It's not the morphine, it's the size of the cage: Rat Park experiment upturns conventional wisdom about addiction
We all learned ... about the rats in a cage who can self-administer morphine who get addicted to the stuff, and then just hit that lever until they die.
Alexander built Rat Park, an 8.8 m2 (95 sq ft) housing colony, 200 times the square footage of a standard laboratory cage. There were 16–20 rats of both sexes in residence, an abundance of food, balls and wheels for play, and enough space for mating and raising litters. The results of the experiment appeared to support his hypothesis. Rats who had been forced to consume morphine hydrochloride for 57 consecutive days were brought to Rat Park and given a choice between plain tap water and water laced with morphine. For the most part, they chose the plain water. "Nothing that we tried," Alexander wrote, "... produced anything that looked like addiction in rats that were housed in a reasonably normal environment." Control groups of rats isolated in small cages consumed much more morphine in this and several subsequent experiments.
Perhaps it's time the war on drugs becomes a war on the existence of poverty? (edit: Poverty of our relationships to family, community, and nation too, not merely monetary. As commenters have pointed out, there are plenty of people who have plenty of money who may well be the most poverty-ridden in other respects.)
It's not about the drugs. It's about the social environment in which we live.
IMO addiction in general (drugs, alcohol, shopping, exercise, abusive relationships, etc.) are all from people trying to fill the missing relationship (God, family, purpose) in their life with the wrong thing.
"You must be the change you want to see in the world." "First they ignore you, then they laugh at you, then they fight you, then you win." --Mahatma Gandhi
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posted 6 years ago
" When I was a young man I lived in a box . Many people lived in the box. The boxes were close together . Everywhere you looked was a box. I went to school in box . I ate my meals in a box. I played in a box . I grew up crazy stuffed in a box. One day I found keys to open the boxes . A smoke , a mushroom , a pill or three. I found I could soar above the boxes . I soared for years . One day the keys no longer opened the boxes . I found other keys that opened a box inside of me . A drink , a line , a needle , a pill or three . I was safe inside my own box , down in a tunnel . I was unaware of the other boxes . Then those keys stopped opening the box. I went to a box doctor. I soon had the keys to make my peg square . I now fit inside the box. A drink , a pill or three. Soon that key failed and I was a round peg again. I had nowhere to go . I left the world of boxes . I live on a hill where the boxes are far between. The doors are unlocked . I do not need a key. I just look up and soar to the stars . To reach the box inside me I just breathe. Space is the key . Nature is the key. " - Testimony from a former addict . Anonymity assured.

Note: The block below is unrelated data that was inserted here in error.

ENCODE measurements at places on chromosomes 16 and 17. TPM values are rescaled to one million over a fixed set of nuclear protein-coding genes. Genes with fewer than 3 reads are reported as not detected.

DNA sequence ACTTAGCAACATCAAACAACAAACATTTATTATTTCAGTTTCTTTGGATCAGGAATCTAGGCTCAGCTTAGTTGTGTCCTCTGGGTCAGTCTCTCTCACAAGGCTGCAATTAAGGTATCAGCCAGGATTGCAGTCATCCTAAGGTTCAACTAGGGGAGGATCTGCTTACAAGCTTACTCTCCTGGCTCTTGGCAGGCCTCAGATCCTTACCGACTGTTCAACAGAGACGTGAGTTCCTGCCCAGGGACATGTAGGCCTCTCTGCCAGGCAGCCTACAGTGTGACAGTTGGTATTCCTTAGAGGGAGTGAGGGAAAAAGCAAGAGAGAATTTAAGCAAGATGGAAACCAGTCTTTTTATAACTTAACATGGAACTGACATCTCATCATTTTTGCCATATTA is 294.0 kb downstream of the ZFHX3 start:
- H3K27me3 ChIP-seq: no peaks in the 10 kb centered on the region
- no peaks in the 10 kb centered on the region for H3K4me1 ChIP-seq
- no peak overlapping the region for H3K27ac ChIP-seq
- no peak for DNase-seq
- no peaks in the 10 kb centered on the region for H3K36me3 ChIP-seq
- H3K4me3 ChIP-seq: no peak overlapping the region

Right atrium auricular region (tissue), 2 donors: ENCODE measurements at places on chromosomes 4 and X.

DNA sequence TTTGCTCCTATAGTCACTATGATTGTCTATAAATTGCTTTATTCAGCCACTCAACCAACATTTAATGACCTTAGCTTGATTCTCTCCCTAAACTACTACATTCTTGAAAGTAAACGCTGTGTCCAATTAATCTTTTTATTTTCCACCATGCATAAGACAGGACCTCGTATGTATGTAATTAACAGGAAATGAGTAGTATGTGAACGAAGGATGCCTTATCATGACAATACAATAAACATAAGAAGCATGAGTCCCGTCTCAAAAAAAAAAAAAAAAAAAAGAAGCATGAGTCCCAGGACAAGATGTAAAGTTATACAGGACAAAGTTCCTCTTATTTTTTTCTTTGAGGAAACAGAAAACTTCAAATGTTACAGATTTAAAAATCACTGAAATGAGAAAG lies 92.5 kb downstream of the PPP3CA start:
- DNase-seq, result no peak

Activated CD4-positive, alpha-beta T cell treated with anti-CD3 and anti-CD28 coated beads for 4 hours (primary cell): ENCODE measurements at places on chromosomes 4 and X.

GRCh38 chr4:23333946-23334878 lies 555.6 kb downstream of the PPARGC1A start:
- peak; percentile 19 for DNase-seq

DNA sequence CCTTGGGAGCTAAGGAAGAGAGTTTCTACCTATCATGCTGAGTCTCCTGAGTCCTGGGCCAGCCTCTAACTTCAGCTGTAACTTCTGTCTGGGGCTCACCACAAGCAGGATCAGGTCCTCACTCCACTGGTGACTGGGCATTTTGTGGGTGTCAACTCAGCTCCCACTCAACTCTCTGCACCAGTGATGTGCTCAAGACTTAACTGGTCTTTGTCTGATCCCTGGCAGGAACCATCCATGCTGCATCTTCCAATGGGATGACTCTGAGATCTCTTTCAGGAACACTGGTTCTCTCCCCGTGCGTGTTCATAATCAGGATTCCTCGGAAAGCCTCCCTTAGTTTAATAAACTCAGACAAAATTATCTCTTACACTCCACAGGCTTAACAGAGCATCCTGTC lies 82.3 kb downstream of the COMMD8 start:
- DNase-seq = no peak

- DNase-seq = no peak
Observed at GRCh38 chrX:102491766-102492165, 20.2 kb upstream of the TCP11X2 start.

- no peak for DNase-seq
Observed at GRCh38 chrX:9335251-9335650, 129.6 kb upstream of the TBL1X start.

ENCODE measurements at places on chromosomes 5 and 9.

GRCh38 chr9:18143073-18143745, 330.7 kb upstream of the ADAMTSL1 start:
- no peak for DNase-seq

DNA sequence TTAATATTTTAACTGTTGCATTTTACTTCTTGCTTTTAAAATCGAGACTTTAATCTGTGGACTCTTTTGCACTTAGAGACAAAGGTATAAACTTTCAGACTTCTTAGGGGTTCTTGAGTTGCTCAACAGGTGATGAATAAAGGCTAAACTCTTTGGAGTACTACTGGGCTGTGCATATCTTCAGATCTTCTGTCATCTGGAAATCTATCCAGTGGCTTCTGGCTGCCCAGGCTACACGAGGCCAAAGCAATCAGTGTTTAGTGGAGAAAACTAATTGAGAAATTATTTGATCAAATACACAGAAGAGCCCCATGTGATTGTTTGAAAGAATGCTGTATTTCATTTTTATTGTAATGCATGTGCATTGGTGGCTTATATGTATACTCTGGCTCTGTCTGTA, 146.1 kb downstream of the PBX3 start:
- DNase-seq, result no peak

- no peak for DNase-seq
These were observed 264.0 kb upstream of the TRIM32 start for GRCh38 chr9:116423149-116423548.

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Bill McGee wrote:I've had friends with seemingly better resources and larger cages ride their opiate addictions as low as they could go.
I've always had apparently big cages with open doors. My prisons were less visible, but just as real. I used to do volunteer work at a private school for teenage boys who had been thrown out of every other school, all from really wealthy families, and I'd never seen such a collection of messed up kids in my life. The sight of one sitting on the stairs howling that 'I'm just a poor little rich kid and no-body loves me' somewhat changed my view that all my own problems were poverty related as I realised that it was true - I'd basically assumed that wealth solved stuff, but it was painfully obvious that it didn't with these lads.
The larger the prison the easier the control. The larger and more comfortable a prison is inversely proportional to our ego's ability to accept it as such. Bigger house and more money wealth means there is less chance of accepting the problems of the prison, therefore the problems must be internal. This leads to an easier stance for addiction and a self-fulfilling prophecy of negative self-worth.
A junkie from the hood that had a horrible upbringing is a junkie because he is in a prison and sees no way out.
I think the rat experiment does translate. For the rats, the larger environment satisfied their simpler liberty and freedom needs so as to not be in a prison any more.
For humans, the liberty and freedom are not directly connected to a big house and money wealth, regardless of how much the politicians, corporations and banks market it as such.
Most problems on earth are caused by humans worrying about little pieces of green paper. Paraphrasing Douglas Adams
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